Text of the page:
Maguindanao massacre trial ends

Janvic Mateo - The Philippine Star
Maguindanao massacre trial ends
The 58 counts of murder against over the 100 accused have been submitted for decision, Regional Trial Court Branch 221 Judge Jocelyn Solis-Reyes said in a one-page order dated Aug. 22 and released to the media on Friday.
Edd Gumban / File

MANILA, Philippines — Presidential spokesman Salvador Panelo met with members of the Ampatuan family just as the court handling the multiple murder case wraps up the decade-long trial.

Days after Panelo met with two members of the family on Aug. 13, the Quezon City judge handling the Maguindanao massacre case issued an order formally ending the trial for the multiple murder cases filed in connection with the Nov. 23, 2009 bloodshed.

The 58 counts of murder against over the 100 accused have been submitted for decision, Regional Trial Court Branch 221 Judge Jocelyn Solis-Reyes said in a one-page order dated Aug. 22 and released to the media on Friday.

Reyes denied the request of primary suspect Andal Ampatuan Jr. that he be given at least three months to find the services of a new lawyer, following the withdrawal of the firm of his last lead counsel, Raymond Fortun.

The judge noted that Ampatuan rejected the services of Amando Cura of the Public Attorney’s Office, who was appointed by the court as his counsel de officio following the withdrawal of Fortun.

Reyes submitted the case for decision even without the memorandum from the suspect’s camp, which failed to submit it in time for the earlier deadline set by the court on Aug. 13.

Coincidentally, Panelo met Jehan-Jehan Ampatuan Lepail and Bai Soraida Biruar-Ampatuan at his office on the same day.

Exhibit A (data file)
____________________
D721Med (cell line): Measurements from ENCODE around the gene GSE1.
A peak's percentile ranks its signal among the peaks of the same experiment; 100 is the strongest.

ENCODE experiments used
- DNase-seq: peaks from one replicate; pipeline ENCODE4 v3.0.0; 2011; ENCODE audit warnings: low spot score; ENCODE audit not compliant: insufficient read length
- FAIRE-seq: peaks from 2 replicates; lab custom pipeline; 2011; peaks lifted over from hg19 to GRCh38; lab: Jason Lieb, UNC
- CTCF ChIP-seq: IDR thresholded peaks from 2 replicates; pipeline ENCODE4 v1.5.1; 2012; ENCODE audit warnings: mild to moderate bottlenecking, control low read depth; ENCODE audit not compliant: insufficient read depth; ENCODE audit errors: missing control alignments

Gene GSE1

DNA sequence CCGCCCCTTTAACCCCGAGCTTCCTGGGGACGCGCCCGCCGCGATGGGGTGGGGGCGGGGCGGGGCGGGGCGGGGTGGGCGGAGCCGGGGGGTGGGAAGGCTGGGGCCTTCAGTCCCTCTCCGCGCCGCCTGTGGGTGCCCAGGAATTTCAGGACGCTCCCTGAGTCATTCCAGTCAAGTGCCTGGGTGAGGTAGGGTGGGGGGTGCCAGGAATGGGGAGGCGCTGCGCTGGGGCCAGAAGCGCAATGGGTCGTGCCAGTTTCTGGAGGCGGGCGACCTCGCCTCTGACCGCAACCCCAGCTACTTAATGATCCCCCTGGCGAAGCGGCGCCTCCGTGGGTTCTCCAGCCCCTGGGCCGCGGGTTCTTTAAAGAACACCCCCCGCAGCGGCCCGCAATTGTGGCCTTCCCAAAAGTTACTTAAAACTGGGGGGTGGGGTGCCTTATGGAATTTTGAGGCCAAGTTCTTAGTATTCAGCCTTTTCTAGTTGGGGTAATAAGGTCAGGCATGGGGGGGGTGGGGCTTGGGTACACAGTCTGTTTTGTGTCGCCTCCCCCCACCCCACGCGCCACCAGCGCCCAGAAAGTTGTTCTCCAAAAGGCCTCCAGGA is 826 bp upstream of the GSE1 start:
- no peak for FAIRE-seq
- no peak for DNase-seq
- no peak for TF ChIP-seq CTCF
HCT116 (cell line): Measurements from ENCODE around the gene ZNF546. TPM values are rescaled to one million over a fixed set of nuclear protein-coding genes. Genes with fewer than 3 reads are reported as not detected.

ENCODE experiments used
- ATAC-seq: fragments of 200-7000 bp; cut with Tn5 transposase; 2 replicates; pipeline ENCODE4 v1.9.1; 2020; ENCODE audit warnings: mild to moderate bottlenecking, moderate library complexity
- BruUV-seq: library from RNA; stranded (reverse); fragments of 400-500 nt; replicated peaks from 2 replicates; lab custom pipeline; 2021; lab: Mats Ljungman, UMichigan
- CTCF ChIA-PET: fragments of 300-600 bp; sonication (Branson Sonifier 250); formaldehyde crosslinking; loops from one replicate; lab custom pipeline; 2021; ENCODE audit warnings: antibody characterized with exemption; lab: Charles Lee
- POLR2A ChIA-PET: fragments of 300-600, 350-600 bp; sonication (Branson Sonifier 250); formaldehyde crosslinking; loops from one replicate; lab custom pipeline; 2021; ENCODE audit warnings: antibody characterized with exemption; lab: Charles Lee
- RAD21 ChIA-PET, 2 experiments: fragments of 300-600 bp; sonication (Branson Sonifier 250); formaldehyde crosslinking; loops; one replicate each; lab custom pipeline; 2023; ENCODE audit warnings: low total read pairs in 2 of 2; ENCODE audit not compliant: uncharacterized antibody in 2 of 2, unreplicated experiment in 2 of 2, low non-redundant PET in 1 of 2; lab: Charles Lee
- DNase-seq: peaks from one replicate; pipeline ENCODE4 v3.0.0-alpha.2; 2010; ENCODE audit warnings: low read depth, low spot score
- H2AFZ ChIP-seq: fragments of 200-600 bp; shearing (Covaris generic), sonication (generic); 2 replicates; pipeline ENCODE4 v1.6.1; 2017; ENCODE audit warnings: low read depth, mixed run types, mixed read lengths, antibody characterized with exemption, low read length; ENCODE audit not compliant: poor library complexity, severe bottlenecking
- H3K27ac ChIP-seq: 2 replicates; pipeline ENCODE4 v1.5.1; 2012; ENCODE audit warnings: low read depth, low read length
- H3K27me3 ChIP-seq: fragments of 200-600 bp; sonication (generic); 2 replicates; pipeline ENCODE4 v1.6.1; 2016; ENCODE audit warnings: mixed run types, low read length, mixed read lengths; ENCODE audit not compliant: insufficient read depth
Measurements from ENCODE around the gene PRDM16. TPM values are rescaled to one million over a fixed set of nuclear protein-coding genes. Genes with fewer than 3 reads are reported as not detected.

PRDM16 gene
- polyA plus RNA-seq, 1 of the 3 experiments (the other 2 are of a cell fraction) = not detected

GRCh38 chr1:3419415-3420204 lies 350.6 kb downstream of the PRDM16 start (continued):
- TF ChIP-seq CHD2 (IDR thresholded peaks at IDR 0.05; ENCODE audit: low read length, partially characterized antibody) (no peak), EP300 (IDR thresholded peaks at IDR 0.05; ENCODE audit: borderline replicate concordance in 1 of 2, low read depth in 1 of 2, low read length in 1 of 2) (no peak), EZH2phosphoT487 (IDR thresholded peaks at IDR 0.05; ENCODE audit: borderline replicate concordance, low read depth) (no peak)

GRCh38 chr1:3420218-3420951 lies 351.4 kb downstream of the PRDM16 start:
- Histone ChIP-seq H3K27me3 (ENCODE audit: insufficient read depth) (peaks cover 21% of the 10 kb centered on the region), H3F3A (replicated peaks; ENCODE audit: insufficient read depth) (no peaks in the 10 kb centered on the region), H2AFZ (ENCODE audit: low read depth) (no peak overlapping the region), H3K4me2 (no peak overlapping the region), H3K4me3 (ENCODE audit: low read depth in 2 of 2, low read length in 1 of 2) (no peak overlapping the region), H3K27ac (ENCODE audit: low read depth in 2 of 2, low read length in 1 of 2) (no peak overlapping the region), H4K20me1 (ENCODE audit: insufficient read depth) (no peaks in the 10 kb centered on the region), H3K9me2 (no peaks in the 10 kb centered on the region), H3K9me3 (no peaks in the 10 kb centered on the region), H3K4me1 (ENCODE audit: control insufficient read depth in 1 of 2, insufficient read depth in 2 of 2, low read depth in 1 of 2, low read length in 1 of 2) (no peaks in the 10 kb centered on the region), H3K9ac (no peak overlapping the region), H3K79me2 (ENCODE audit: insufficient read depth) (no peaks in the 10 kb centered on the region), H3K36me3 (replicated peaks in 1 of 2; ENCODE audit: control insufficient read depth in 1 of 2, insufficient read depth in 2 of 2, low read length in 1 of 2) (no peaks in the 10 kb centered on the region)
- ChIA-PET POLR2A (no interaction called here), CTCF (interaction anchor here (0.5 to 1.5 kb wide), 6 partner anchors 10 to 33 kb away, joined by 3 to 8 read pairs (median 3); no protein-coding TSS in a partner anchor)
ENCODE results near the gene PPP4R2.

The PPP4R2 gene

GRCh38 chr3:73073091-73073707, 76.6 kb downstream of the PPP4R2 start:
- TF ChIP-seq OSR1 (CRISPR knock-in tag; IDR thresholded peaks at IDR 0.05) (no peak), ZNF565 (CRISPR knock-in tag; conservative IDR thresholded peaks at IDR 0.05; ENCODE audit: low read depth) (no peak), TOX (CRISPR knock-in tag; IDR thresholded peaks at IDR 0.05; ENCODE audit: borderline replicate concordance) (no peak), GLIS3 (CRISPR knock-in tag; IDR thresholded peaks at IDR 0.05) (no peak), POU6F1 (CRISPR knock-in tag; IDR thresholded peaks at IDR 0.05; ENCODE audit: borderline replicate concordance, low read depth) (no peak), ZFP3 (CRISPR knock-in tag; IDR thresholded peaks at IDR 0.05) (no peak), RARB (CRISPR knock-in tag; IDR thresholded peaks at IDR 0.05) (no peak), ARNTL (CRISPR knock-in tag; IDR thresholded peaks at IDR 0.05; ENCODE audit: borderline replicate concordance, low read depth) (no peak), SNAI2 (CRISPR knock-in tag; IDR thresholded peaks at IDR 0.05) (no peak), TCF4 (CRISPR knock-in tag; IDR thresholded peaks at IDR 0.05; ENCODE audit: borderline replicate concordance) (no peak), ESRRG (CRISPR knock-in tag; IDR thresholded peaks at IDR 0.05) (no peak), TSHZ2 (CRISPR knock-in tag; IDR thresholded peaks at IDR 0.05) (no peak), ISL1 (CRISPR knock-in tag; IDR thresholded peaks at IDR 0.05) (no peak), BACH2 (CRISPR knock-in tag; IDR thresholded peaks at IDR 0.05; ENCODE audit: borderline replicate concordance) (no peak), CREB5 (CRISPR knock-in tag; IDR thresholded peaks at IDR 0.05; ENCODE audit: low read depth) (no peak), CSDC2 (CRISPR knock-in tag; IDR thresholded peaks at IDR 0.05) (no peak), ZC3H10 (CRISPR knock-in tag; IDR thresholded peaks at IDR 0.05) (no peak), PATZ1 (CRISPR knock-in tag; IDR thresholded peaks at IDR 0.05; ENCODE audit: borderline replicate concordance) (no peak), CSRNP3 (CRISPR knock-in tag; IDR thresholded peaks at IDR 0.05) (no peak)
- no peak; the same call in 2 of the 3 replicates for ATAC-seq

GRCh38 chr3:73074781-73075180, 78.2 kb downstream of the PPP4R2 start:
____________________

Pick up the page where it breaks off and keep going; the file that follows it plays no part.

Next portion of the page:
Soraida is the mother of Datu Saudi Ampatuan Jr., one of the suspects who is still at-large. Jehan-Jehan is Saudi’s wife.

Panelo was a former counsel of Andal Jr. and his father, the late clan patriarch Andal Sr., who died while in detention in 2015.

The presidential spokesman shrugged off the meeting, saying there was nothing wrong with the Ampatuans seeking Duterte’s assistance because “everybody seeks help.”

“They were asking for advice on what they should do. I said you should surrender your husband,” he said.

Nearing judgment

The submission of the case for decision marks the end of the years-long trial that began in January 2010.

Earlier, Reyes questioned the timing of Fortun’s withdrawal, noting that it was filed days before the deadline for the filing of the memoranda of the parties, the last document that would be submitted before the promulgation of the decision.

The judge also noted that the withdrawal was filed after the defense was given “several settings for the presentation of sub-rebuttal evidence and filing of motions one after the other that resulted in the unnecessary delay in the proceedings.”

“Accused’s prayer that he be given at least three months within which to look for a counsel of his choice is hereby denied for lack of merit,” read the order. “He is, instead, directed to immediately secure the services of a counsel.”

The Nov. 23, 2009 massacre, dubbed as the single deadliest incident for media workers in world history, claimed the lives of 58 people, including 32 media practitioners.

The victims joined the convoy led by Genalyn Mangudadatu, wife of then-Buluan vice mayor and now Maguindanao Rep. Esmael Mangudadatu.

Genalyn was supposed to file the certificate of candidacy of her husband at the provincial capitol in Shariff Aguak when they were stopped and brutally murdered by more than one hundred men.

Also dead were Mangudadatu’s female sisters, lawyers, aides and private citizens who were mistaken to be part of the convoy.

Charged with multiple murder are prominent members of the Ampatuan clan, including Andal Jr., who Mangudadatu was supposed to challenge for the gubernatorial post in 2010.

Dozens of suspects were surnamed Ampatuan, while the rest were either members of the Philippine National Police or the supposed private army of the political clan.

Out of the initial 197 suspects charged for the massacre, 117 have been arrested. Four have died in detention, including Ampatuan clan patriarch and former Maguindanao governor Andal Ampatuan Sr.

Charges against nine others were dropped, including the three who were allowed to become state witnesses. Eleven are out on bail, while 80 of the suspects – including Datu Saudi Ampatuan Jr. – remain at-large.

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